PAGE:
by Ferguson Response Founder LeslieMac
Last month I created the hashtag #SlaveryWithASmile in response to Scholastic publishing the children’s book “A Birthday Cake for George Washington”. This book infuriated me and was also condemned by educators, librarians, authors and parents as a false representation of the realities of slavery in this children’s picture book.
Creating hashtags like this one is a great way to provoke discussions and start conversations about social justice issues. Moreover, in recent years, social media has become a fantastic tool for educating others about societal issues in an engaging way.
With this in mind, I have been flooded with positive feedback from people keen to hear more about my campaign on Instagram as a result of the hashtag #SlaveryWithASmile. Since starting this social networking campaign, my following has grown dramatically, and I am now able to reach more people than ever before.
Consequently, if you are considering launching an Instagram hashtag to support a cause that you are passionate about I would strongly recommend uniting your followers around a particular issue that interests you all. From here, your Instagram account can grow, and your engagement should increase.
Accordingly, if you would like to learn more about how to grow your Instagram following, you might want to get nitreo. Instagram boosting tools have soared in popularity recently and can be used to increase your follower count to ensure that your message reaches a wide audience.
Going back to the actual roots of my campaign though, in a blog post on this site I said:
This topic is not a new one. Academics, educators, writers & publishers have discussed how to tell the stories of Black people with nuance & truth for decades. But this disturbing push to depict #SlaveryWithASmile and portray the lives of slaves & their interactions with their owners without including the truth & barbaric truths of slavery is getting out of control.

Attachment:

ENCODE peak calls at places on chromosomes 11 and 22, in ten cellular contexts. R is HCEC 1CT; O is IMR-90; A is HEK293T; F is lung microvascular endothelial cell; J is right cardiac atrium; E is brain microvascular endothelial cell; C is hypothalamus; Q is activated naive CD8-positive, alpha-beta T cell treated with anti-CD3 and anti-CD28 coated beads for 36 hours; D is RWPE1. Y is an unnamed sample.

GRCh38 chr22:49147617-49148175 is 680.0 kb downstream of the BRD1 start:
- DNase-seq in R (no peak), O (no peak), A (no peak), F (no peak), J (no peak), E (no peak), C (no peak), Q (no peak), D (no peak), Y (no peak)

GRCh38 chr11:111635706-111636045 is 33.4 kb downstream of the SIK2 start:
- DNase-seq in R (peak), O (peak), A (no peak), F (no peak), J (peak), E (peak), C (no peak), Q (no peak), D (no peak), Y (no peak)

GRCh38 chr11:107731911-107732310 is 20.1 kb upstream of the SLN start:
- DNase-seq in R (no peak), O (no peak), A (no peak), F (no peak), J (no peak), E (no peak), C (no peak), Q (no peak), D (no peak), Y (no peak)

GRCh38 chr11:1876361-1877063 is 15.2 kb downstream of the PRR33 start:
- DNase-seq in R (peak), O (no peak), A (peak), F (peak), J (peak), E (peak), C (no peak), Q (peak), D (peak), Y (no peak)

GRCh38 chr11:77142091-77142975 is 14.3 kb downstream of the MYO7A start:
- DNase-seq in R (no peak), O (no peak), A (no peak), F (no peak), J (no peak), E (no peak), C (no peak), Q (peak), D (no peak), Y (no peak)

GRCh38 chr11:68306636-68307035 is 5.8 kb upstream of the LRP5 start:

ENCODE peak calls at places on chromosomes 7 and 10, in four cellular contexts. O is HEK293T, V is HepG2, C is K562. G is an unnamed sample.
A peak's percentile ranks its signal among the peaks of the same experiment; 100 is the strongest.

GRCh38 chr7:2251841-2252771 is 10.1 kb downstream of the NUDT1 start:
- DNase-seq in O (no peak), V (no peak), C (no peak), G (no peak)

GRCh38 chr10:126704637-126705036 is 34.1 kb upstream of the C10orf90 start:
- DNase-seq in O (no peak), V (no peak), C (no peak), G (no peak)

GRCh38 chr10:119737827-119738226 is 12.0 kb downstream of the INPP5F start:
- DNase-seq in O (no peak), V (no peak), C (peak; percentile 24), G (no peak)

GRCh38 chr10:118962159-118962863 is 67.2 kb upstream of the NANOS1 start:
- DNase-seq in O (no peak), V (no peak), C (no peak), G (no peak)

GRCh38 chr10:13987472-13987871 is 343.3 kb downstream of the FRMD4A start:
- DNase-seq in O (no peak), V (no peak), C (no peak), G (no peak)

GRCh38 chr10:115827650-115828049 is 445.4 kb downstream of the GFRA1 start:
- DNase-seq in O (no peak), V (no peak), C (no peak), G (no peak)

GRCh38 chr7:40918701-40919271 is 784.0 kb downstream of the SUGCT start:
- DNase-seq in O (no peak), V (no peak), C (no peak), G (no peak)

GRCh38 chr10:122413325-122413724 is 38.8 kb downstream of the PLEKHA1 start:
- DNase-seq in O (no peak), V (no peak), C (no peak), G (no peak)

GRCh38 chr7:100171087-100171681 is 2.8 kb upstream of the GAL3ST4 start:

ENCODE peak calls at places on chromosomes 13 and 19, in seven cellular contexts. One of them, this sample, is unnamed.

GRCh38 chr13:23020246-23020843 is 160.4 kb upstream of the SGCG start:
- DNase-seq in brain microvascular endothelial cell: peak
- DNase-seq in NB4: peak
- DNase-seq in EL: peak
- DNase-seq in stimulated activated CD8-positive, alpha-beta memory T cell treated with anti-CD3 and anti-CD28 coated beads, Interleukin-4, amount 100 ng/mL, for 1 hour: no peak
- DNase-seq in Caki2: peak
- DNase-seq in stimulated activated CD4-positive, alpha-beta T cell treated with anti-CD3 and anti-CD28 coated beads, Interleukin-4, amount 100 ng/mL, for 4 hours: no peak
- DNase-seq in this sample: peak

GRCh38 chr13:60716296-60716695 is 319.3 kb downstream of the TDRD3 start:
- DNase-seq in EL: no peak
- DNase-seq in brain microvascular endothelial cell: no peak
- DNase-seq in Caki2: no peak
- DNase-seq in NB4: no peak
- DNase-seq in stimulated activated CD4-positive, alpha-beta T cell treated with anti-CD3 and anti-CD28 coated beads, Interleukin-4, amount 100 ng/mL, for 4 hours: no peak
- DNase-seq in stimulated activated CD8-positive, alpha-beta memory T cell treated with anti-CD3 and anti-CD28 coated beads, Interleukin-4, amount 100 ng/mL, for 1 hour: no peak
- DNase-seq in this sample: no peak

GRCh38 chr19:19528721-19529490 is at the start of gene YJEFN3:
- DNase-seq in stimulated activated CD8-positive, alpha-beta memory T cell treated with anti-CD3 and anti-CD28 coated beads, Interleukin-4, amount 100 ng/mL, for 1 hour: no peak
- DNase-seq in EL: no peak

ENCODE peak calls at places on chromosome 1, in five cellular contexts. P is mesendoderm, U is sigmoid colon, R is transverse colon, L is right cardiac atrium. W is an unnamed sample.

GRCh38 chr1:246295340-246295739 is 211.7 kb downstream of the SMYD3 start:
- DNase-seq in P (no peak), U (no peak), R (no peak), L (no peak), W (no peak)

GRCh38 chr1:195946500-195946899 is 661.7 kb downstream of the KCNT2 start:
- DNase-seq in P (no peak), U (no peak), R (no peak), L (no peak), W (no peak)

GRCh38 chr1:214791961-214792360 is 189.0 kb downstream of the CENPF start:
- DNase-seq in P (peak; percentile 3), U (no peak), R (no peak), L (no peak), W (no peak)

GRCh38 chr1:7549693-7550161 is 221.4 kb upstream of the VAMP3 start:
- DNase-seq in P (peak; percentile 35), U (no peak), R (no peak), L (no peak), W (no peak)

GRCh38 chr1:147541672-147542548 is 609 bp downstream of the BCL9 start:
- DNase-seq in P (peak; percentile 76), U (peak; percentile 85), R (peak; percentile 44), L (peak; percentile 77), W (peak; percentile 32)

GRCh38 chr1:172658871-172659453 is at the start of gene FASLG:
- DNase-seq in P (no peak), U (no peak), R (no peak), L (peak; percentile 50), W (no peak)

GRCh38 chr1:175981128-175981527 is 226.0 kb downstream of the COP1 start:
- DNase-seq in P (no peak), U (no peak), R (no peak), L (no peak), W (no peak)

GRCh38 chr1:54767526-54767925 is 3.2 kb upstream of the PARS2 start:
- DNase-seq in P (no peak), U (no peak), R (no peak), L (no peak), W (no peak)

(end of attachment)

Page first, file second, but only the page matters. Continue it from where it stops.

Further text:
Four days after creating the #SlaveryWithASmile hashtag, and seeing it trend on Instagram, Scholastic elected to pull the book from shelves and issued a statement which included the following admission:
…we believe that, without more historical background on the evils of slavery than this book for younger children can provide, the book may give a false impression of the reality of the lives of slaves and therefore should be withdrawn.
After hosting a full episode of the FRN Podcast on the topic, I began participating in a series of conference calls with a group of amazing Women including Edi Campbell, Alison Criner Brown, Debbie Reese, Atena Danner, Roni Dean-Burren and more. Our conversations were focused on how to bring additional attention to the issue of quality options for children of color in children’s literature.
The author of “A Birthday Cake for George Washington” has repeatedly tried to portray #SlaveryWithASmile as a personal attack on her or one specific title. In reality our issues with “A Birthday Cake for George Washington” were never solely about the content of one book. We continue to question Scholastic about how this book made it through their publishing process in the first place. However, just because this was one bad publishing experience, it doesn’t mean that everyone will face the same thing. In fact, most authors and books are able to swiftly get to the publishing stage, regardless of the comparison you may have made between the self publishing vs traditional publishing route. When people don’t agree on certain aspects, it makes it harder to approve publishing or to even get it published in the first place. Hopefully, the particular issue we have with Scholastic will be resolved soon. We also have larger demands for Scholastic regarding their commitment to providing quality books for ALL children. The pulling of one book did not quiet our need for answers and action on the part of Scholastic.
To that end, we are pleased to announce the launch of #StepUpScholastic – a campaign for teachers, parents, and students to tell Scholastic to publish and distribute children’s books that reflect and affirm the identity, history, and lives of ALL children in our schools. Scholastic must increase the representation of people of color and Native Americans to match their audiences.
The goals of the campaign are simple, encourage children & adults to critique current offerings from Scholastic and ensure that Scholastic hears their voices in this call for substantive change. How can you engage with the #StepUpScholastic Campaign?
- Read the content created by Teaching for Change which walks through HOW to critique these books & catalogs.
- Submit an email directly to Scholastic via our Action Network campaign.
- Submit a photo or video to the #StepUpScholastic tumblr.
- SPREAD THE WORD – share these links via Twitter, Facebook & email with your friends, teachers and fellow parents. Use #StepUpScholastic
- Read the STORIFY from our Mon 2/29 #StepUpScholastic Twitter Chat.